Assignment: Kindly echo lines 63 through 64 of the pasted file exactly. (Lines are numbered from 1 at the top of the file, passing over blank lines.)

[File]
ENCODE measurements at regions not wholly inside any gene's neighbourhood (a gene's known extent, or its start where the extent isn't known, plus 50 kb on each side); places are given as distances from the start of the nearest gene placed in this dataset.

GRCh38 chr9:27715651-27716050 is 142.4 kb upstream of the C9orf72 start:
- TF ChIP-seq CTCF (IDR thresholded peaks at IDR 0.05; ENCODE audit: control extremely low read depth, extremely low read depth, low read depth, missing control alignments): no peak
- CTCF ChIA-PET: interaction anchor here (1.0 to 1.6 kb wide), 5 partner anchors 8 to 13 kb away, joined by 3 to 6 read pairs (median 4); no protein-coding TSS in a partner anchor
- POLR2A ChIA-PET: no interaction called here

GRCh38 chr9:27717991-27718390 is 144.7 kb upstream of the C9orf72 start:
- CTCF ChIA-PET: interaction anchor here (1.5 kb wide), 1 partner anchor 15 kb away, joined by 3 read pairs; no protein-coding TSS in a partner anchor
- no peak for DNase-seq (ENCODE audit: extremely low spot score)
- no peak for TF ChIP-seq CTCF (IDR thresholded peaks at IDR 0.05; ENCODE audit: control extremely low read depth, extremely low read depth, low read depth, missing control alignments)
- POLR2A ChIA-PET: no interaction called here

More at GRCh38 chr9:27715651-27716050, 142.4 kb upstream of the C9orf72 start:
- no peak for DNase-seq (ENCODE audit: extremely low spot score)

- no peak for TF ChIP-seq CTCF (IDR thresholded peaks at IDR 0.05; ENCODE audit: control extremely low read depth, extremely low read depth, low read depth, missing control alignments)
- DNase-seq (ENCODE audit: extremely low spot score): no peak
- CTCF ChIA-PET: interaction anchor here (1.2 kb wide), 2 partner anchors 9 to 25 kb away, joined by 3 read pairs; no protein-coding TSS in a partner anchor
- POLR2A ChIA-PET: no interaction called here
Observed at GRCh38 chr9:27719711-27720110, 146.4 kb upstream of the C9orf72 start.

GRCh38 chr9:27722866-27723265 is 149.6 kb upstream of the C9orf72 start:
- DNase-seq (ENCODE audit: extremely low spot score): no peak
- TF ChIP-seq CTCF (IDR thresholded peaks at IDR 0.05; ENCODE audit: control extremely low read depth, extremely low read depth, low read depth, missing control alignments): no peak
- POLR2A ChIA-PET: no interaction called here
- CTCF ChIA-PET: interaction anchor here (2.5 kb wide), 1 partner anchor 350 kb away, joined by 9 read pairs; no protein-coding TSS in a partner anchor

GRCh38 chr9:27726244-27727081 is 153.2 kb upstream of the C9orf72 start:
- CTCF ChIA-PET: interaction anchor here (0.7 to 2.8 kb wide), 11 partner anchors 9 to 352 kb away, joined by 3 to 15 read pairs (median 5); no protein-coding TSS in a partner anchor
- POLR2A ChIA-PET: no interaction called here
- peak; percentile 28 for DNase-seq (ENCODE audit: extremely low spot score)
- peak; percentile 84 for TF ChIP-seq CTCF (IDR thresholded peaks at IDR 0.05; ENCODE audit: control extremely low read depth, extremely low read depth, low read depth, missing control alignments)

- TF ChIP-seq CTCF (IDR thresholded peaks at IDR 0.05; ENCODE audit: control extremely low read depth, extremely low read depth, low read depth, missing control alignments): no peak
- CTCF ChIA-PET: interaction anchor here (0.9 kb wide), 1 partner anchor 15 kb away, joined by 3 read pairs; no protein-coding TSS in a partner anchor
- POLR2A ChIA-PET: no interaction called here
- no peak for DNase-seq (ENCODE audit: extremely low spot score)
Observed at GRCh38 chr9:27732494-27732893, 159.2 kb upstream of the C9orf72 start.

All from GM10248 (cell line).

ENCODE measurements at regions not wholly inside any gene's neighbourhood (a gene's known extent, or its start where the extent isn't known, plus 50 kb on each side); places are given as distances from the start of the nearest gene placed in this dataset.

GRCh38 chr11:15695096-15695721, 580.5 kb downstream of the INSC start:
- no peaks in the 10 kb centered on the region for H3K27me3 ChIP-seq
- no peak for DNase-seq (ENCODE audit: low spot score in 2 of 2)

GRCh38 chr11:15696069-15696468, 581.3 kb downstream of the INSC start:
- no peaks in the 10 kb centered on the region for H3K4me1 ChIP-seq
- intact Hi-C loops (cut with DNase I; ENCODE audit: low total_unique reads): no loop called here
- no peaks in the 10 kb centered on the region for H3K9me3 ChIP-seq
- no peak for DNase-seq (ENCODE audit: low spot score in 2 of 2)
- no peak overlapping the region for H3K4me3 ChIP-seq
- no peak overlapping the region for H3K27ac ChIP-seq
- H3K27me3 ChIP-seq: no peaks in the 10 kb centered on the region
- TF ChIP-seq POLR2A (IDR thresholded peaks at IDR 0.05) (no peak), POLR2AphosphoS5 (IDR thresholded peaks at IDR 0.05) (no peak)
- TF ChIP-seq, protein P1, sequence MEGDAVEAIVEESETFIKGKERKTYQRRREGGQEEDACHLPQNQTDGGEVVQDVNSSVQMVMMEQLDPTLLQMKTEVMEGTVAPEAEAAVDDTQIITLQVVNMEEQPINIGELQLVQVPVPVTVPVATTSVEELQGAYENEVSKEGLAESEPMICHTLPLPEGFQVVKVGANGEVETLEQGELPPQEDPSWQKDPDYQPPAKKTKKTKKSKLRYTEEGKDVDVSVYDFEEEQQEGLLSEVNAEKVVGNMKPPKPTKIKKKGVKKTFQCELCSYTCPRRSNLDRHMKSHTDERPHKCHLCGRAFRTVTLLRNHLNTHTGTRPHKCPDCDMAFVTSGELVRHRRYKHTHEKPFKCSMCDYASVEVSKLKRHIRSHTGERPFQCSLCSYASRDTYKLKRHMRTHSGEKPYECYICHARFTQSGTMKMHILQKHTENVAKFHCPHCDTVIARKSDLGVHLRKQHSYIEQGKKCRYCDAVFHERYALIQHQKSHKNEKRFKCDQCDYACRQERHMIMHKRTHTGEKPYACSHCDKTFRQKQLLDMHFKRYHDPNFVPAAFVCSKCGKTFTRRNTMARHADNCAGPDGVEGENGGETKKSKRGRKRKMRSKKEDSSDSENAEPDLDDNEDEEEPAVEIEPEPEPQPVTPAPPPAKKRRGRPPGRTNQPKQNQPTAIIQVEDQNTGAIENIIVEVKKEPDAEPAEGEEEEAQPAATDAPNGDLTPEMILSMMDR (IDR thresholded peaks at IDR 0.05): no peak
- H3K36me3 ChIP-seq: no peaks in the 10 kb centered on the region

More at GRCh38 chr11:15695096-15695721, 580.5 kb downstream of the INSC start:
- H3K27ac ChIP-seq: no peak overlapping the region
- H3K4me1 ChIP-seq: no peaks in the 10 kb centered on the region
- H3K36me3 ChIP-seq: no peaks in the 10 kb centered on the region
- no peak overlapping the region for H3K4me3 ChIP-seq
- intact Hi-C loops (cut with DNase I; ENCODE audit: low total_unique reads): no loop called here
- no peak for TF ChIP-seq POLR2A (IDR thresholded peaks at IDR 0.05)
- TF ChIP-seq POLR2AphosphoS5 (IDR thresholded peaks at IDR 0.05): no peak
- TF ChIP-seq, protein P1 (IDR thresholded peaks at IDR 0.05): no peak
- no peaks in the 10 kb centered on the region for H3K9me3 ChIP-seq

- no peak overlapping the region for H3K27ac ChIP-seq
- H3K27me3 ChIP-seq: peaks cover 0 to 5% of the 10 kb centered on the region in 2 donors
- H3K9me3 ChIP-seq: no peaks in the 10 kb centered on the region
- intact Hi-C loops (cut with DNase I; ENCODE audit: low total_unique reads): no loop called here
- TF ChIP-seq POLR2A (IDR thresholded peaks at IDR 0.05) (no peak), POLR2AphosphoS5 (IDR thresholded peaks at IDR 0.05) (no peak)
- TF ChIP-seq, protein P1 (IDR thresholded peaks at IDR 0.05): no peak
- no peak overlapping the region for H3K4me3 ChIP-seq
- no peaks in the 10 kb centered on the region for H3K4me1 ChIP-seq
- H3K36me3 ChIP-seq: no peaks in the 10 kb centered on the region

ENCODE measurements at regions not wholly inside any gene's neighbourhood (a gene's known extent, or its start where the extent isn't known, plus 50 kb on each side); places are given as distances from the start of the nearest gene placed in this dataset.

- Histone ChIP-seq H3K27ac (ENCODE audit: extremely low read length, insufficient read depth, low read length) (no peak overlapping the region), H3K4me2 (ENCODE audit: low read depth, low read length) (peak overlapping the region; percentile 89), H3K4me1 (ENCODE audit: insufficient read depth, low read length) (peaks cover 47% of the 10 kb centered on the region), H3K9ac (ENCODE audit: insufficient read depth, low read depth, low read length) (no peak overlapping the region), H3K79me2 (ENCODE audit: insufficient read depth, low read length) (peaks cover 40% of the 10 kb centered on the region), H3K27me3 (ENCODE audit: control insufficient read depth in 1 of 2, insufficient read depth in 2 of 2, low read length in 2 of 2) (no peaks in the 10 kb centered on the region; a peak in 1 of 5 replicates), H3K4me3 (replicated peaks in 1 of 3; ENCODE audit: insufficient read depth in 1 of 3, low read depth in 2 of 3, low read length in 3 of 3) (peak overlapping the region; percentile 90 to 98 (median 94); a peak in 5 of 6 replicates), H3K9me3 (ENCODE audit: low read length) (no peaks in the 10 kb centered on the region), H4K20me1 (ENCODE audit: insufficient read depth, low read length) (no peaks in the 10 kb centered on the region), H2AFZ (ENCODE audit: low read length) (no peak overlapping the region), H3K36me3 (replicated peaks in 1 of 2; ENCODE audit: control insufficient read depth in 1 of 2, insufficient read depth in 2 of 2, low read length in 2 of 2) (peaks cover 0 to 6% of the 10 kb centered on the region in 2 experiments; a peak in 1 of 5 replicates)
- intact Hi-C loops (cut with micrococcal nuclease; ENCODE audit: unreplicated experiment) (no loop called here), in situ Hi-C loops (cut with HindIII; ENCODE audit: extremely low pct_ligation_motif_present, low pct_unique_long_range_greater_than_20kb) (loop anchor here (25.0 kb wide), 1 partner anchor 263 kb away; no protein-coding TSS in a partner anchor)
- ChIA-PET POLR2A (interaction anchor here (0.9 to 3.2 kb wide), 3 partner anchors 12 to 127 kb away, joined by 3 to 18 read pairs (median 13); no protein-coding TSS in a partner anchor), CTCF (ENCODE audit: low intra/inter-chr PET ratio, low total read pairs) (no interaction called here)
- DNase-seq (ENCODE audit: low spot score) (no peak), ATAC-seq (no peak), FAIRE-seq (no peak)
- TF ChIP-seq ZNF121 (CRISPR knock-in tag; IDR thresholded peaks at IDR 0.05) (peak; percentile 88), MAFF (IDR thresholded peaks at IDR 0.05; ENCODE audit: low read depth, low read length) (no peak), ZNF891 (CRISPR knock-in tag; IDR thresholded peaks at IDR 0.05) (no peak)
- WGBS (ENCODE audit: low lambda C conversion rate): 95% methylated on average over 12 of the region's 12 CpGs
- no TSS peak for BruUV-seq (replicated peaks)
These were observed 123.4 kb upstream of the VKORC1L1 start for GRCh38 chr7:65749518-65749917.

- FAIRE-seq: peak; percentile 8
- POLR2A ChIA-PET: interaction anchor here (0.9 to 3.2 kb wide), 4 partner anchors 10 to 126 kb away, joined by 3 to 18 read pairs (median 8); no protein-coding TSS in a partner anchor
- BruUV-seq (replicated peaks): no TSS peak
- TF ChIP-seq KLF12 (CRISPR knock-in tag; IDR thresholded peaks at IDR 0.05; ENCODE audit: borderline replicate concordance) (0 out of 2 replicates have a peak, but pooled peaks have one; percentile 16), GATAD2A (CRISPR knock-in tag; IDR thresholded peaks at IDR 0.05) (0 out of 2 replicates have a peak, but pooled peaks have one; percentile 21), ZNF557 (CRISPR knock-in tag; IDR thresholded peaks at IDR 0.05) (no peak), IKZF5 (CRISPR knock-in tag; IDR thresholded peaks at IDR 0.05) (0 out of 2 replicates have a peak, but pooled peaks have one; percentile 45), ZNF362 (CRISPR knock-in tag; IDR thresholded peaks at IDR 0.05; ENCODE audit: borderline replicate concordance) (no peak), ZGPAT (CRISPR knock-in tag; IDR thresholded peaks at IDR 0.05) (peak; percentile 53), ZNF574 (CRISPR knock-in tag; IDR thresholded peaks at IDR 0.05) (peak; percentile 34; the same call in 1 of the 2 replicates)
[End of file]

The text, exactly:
- TF ChIP-seq POLR2A (IDR thresholded peaks at IDR 0.05) (no peak), POLR2AphosphoS5 (IDR thresholded peaks at IDR 0.05) (no peak)
- TF ChIP-seq, protein P1 (IDR thresholded peaks at IDR 0.05): no peak